The Tale of Titania Cat and Oberon Cat

Yes this IS the Dogster Blog but as I've said before, we love our Catsters too! This is an absolutely delightful story about two Catsters...


A Tale Of Two Cats


Yes this IS the Dogster Blog but as I’ve said before, we love our Catsters too! This is an absolutely delightful story about two Catsters as told to them by their furdad James Yanni. This story is on Titania’s and Oberon‘s Catster pages.

The Tale Of Titania Cat And Oberon Cat

Hi. My name is Titania. That’s pronounced “Tuh-tahn-ya”, not “Tie-tain-ee-uh”. I’m named for the Queen of the Fairies in some old play or something. That’s the name my humans gave me, obviously. There’s not much point in my telling you my real cat name; you couldn’t pronounce it, and probably couldn’t tell it apart from the sentence, “My food dish is empty,” in cat talk.

I’m a smallish black girl cat with white on my nose, my chin, my paws, and my belly.

My brother is Oberon, which is the King of the Fairies in that same old play. He’s a bit larger than I am, grey with the same white markings that I have. Sad to say, he doesn’t make nearly as good a king, of fairies, cats, or otherwise, as I do a queen. Not to say anything bad about him, mind you, but he’s not the most kingly type; I think he could probably be dominated by a particularly forceful cotton ball. Or maybe one that wasn’t particularly forceful. And he’s not the brightest kitty in the litter, either, not that that keeps him from being king like. And both of these lacks on his part lead to the story I’m about to tell you.

It happened many years ago, when we were both much younger. Mind you, even then we weren’t exactly YOUNG, but now we’re both elderly kitties. Then we were sort of middle-aged. (We’re the same age, being from the same litter; as of last May, we were sixteen, which in kitty years is something like seventy-five for a human.) Anyway, our human had to move out of his home, and was going to be staying temporarily with a friend, who already had two cats living with him. He didn’t want to impose any more than he already was, so rather than moving us with him, he asked his girlfriend to put us up for a while. Of course, there were already two cats living with HER, too, but she had a bigger place, and anyway he was more willing to ask the favor of her. She agreed, but it turns out that the cats at her place weren’t real happy with the arrangement.They didn’t feel that the place was big enough for four cats. We tried to tell them that it was only temporary, but they didn’t want to listen.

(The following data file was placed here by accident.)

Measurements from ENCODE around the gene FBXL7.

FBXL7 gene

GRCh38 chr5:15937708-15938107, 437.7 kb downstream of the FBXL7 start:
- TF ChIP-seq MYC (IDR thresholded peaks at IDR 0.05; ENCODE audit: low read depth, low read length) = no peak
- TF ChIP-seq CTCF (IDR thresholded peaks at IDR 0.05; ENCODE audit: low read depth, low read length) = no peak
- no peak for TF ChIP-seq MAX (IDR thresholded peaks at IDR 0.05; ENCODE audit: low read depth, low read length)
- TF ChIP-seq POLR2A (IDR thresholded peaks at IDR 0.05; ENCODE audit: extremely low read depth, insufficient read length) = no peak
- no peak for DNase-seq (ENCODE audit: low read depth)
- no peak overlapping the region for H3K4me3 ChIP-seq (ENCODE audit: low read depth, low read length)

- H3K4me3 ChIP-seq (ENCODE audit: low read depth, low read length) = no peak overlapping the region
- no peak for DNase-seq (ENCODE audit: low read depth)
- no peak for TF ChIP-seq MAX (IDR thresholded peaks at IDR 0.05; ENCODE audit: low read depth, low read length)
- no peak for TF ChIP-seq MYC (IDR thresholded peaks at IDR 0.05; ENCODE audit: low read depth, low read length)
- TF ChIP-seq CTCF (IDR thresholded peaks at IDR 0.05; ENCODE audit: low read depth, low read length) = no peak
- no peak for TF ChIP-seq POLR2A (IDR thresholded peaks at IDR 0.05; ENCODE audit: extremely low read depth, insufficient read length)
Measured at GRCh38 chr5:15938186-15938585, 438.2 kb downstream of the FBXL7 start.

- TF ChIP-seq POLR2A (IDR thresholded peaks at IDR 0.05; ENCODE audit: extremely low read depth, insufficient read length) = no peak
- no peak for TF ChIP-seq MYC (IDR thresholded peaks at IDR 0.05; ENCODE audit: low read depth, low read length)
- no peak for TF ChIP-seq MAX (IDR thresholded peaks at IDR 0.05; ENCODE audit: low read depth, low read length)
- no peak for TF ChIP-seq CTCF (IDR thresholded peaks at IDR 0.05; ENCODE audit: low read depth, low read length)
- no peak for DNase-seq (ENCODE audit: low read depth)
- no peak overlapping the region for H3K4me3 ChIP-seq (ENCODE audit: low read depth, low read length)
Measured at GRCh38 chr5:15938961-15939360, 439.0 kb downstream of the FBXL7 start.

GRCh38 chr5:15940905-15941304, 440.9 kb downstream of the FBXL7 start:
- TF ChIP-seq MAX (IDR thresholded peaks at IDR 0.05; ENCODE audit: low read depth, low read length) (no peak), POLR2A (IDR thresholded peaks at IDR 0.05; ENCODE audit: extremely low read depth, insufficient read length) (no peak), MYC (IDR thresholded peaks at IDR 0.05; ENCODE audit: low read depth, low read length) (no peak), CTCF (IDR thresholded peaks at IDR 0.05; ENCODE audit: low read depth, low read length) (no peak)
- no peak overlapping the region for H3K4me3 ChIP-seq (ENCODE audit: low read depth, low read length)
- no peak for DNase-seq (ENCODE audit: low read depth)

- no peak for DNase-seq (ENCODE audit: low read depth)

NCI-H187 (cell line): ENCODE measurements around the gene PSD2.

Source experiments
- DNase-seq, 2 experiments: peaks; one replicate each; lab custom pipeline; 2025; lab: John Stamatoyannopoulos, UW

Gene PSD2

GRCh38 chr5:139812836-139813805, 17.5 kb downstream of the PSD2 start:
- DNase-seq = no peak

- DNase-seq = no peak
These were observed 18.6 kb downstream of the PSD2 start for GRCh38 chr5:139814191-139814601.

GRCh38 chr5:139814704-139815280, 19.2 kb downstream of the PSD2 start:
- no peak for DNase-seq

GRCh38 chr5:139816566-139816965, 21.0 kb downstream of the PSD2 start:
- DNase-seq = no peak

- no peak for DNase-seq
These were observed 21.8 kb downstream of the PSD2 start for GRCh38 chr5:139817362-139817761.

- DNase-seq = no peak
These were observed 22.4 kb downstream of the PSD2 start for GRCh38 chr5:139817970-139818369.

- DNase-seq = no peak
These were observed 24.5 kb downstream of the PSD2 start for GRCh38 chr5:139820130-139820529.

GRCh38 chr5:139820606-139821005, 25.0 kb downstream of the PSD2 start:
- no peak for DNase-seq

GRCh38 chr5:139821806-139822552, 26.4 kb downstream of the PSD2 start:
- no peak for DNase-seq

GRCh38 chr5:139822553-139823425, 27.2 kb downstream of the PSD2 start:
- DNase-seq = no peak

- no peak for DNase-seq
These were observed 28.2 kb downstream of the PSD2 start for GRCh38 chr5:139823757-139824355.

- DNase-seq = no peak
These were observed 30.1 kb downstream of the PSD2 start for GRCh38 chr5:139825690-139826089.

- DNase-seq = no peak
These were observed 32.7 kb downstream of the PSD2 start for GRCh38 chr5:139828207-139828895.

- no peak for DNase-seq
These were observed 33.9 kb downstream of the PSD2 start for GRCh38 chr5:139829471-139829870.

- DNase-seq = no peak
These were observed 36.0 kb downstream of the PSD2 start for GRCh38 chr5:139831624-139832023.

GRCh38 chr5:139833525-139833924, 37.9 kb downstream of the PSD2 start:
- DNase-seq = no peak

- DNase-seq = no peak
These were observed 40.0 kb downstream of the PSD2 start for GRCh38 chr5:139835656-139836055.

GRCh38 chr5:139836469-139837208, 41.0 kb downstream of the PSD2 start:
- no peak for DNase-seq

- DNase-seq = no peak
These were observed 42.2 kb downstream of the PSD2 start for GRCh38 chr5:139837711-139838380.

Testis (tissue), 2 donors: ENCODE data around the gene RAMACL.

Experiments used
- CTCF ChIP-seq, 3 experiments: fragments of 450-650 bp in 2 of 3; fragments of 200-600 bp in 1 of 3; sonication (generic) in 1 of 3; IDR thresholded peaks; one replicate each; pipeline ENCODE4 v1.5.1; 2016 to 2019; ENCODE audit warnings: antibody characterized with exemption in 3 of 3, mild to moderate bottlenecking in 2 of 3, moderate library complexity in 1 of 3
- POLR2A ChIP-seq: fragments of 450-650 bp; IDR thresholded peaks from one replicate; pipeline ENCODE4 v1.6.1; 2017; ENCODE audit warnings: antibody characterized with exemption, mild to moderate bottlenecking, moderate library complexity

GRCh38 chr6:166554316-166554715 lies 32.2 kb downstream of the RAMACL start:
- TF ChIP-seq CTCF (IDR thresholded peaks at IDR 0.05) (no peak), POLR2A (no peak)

To be honest, I can’t say that I blame them. It was THEIR house, after all, and nobody had asked THEM whether they minded company. Still, it made for an uncomfortable situation for Oberon and me. I managed okay; I just stayed out of their way as much as possible, and dealt with the verbal abuse when I couldn’t avoid them. I made it plain, though, that I wouldn’t put up with them getting physical with me, and they respected that.